UNC football looks to rewind to 1990’s; Mack is Back

When Larry Fedora was named head football coach at North Carolina, I envisioned a day where crowds would pack Kenan Stadium, donning houndstooth Carolina blue and white Fedoras, cheering on the Tar Heels as they competed for the ACC Championship.

That seems like a lifetime ago. For Fedora, it was. Seven years after Fedora was named head coach of North Carolina, he watched his coaching flame extinguished in Chapel Hill, only hours after the Tar Heels lost their season finale to NC State and finished off Fedora’s tenure with a brawl involving players from State and Carolina.

In Fedora’s opening press conference as the coach of the Tar Heels, Fedora told the media representatives, “You better buckle your seatbelts and you better hold on because it’s going to be a wild ride.” Little did anyone know what a ride it would be.

Fedora rode into town with promises of a high-octane offense and a downhill defense. North Carolina Athletic Director Bubba Cunningham certainly believed Fedora was the answer.

“Coach Fedora has a plan and a vision for the future of Carolina football that I strongly believe will make us successful on and off the field,” Cunningham said. “He has more than 20 years’ experience in college football, has tremendous enthusiasm, understands the academic and character values that are important to the University of North Carolina, is committed to fully developing the student-athletes who are under his charge and has the ability to excite both our fans and prospective student-athletes about the potential for great success here.”

Always wanted to say this, “Stop the presses.” Fedora’s dismissal in Chapel Hill has became yesterday’s news. The new story has me excited for North Carolina football for the first time in a long time.

Mack is back. Mack Brown, the former University of North Carolina football coach, is returning to Chapel Hill to once again assume the reins of the Tar Heel football program.

Brown was previously head coach of North Carolina from 1988-1997. Brown came in following Dick Crum, the winningest coach in the history of North Carolina football. Crum’s program was on its way down when he left and Brown’s first two seasons ended 1-10, the worst season records in modern history.

Despite the early struggles, Brown was a perfect fit for North Carolina. Mack could recruit with the best of them, speaking with a non-threatening Southern twang that made him see more like a neighbor than the football coach of one of the major universities in the state.

He could sit down at the kitchen table, eat a gravy biscuit, and sell mamas and daddies on the idea their sons’ best landing spot would be Chapel Hill. In a short period of time, those same folks were spending their Saturday afternoons wearing Carolina blue and white.

After going 2-20, Brown never had another losing record at Carolina, going 69-26 from 1990-1997, including three 10-win seasons.

While a favorite with the fan base, Brown quickly turned into the most hated man in the state when he walked away from the Tar Heels at the end of a 10-1 regular season in 1997 to become the head coach at Texas.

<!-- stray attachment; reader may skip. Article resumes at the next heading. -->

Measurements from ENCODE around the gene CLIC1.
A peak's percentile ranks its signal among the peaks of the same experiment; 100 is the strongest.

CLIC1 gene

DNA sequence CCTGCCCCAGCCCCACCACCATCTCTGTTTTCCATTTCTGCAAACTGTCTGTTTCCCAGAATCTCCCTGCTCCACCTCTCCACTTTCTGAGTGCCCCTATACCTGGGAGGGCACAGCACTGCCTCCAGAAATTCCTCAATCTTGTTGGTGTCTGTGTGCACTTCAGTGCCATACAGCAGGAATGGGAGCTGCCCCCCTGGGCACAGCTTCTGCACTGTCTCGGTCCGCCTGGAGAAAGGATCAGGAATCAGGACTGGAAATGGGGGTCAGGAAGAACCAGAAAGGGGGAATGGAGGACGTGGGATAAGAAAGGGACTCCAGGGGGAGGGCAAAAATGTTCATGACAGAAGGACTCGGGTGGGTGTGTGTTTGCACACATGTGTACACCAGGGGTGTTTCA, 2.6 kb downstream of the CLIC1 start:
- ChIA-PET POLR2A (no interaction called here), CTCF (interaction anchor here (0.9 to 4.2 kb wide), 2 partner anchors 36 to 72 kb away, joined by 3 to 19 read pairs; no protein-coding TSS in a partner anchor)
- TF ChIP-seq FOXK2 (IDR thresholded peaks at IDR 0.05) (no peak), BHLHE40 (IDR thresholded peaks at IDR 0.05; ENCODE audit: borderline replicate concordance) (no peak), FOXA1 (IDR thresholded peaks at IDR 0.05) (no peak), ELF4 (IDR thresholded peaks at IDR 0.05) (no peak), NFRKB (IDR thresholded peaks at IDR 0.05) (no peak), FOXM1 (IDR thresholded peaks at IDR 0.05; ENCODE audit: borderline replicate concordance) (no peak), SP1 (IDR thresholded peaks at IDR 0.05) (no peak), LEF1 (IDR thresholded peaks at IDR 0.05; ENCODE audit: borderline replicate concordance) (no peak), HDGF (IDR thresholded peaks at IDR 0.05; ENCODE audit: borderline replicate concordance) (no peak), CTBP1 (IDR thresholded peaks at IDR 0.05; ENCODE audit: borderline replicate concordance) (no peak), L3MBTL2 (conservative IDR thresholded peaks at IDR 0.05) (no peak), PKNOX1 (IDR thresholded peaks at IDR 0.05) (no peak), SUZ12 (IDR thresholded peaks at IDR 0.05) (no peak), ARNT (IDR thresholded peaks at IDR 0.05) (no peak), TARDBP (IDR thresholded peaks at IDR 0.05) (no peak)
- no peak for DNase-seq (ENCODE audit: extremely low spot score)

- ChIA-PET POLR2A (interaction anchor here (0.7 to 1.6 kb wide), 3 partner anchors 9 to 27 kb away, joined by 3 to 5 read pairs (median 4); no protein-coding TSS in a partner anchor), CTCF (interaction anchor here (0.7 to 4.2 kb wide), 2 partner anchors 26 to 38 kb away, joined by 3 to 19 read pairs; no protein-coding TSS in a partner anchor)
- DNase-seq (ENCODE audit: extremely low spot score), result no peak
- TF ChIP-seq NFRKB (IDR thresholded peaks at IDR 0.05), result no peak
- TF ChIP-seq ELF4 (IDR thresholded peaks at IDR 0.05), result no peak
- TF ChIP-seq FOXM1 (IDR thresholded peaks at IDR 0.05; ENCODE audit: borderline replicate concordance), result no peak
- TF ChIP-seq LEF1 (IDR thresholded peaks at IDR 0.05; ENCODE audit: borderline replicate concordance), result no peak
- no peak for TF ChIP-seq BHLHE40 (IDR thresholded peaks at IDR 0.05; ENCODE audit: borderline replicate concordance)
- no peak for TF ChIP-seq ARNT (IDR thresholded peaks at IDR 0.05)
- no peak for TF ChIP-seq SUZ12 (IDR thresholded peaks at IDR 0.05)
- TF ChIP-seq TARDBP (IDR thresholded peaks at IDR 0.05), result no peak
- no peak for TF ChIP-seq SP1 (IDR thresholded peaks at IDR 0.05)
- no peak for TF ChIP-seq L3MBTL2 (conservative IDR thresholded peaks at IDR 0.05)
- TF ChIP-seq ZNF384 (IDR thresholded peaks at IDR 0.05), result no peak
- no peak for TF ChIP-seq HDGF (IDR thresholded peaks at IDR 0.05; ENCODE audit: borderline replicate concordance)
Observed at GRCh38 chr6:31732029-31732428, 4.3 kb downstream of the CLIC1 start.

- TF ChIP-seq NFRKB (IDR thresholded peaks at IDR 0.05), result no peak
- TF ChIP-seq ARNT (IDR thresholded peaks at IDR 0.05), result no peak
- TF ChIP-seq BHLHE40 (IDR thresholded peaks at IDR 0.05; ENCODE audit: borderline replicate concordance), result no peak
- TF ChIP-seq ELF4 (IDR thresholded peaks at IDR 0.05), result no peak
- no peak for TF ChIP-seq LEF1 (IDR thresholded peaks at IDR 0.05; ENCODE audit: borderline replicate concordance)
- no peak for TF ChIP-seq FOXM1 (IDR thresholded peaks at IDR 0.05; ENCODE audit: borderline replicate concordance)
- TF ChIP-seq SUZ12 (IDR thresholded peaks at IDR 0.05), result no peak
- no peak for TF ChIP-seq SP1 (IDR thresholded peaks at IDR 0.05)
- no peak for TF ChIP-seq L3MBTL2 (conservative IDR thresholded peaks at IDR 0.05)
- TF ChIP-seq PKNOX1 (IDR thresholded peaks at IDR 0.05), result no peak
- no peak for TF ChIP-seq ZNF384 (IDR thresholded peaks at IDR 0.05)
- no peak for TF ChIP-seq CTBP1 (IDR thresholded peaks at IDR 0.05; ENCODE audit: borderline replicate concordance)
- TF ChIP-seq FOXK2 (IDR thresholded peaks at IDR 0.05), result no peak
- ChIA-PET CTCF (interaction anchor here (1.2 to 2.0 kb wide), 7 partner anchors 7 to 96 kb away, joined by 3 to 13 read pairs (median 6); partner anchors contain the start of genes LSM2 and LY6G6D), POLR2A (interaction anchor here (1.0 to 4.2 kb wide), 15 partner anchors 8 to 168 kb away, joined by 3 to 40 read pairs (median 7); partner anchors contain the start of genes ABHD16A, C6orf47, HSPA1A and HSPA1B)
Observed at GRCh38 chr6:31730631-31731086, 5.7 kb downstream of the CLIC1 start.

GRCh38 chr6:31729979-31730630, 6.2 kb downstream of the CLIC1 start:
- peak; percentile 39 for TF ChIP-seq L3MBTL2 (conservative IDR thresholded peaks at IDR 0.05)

Brown was head coach of the Longhorns from 1998-2013, leaving at the end of the 2013 season with a record of 158-48. Included in that record was an undefeated national championship in 2005, the first for Texas since 1970.

Brown returns to the sidelines after spending the last few years working as an analyst with ESPN. Brown has become an analyst after “mutually agreeing” with Texas athletic officials to resign as head coach of the Longhorns following the 2013 season.

While it has been known for sometime that Brown desired a chance to coach again, the door appeared to be closing on that opportunity as his name did not appear on the list of “hot names” bandied about for the growing list of head coaching positions and understandably so.

Brown is not up and coming, the buzz words that describe what schools are looking for to head up their programs. Brown, to be kind, is experienced, but I believe exactly what North Carolina needs right now.

For a program lacking stability, Brown will clean up the problems off the field that surfaced fist under Butch Davis, but continued under Fedora, including the latest issue of selling of shoes that were given to players.

Even if things were perfect off the field, the on-field issues were still enough to send Fedora on his way after the season. Defense under Fedora had become non-existent as the Tar Heels stumbled to the bottom of the Coastal Division.

North Carolina not only lost out of state games, but it had lost its own state. Recruits were making verbal commitments to the Tar Heels only to switch loyalties to other schools before signing. As recruits looked for other places to go, so did the fans. Kenan Stadium had more empty seats on Saturday afternoons than those filled.

So how will Mack fix this? In his last five years at North Carolina, Brown was 15-0 against Duke, NC State and Wake Forest. His first assignment should be to start competing again for the best players in the state, so the Tar Heels can become the best team in the state.

As the Tar Heels find success on the field, the turnstiles will turn and the stands will fill again.

I found it interesting that as Brown’s name surfaced, the naysayers immediately brought up his age as being a factor in his ability to coach and in particular to recruit.

I did a quick check of Brown’s age and found him to be two months older than Nick Saban, He is less than a year older than Bill Belichick, and younger than Roy Williams, Mike Krzyzewski, and Gregg Popovich. Kansas State’s football coach Bill Snyder is 79.

Tar Heel Nation and the ACC take note. Mack is back.

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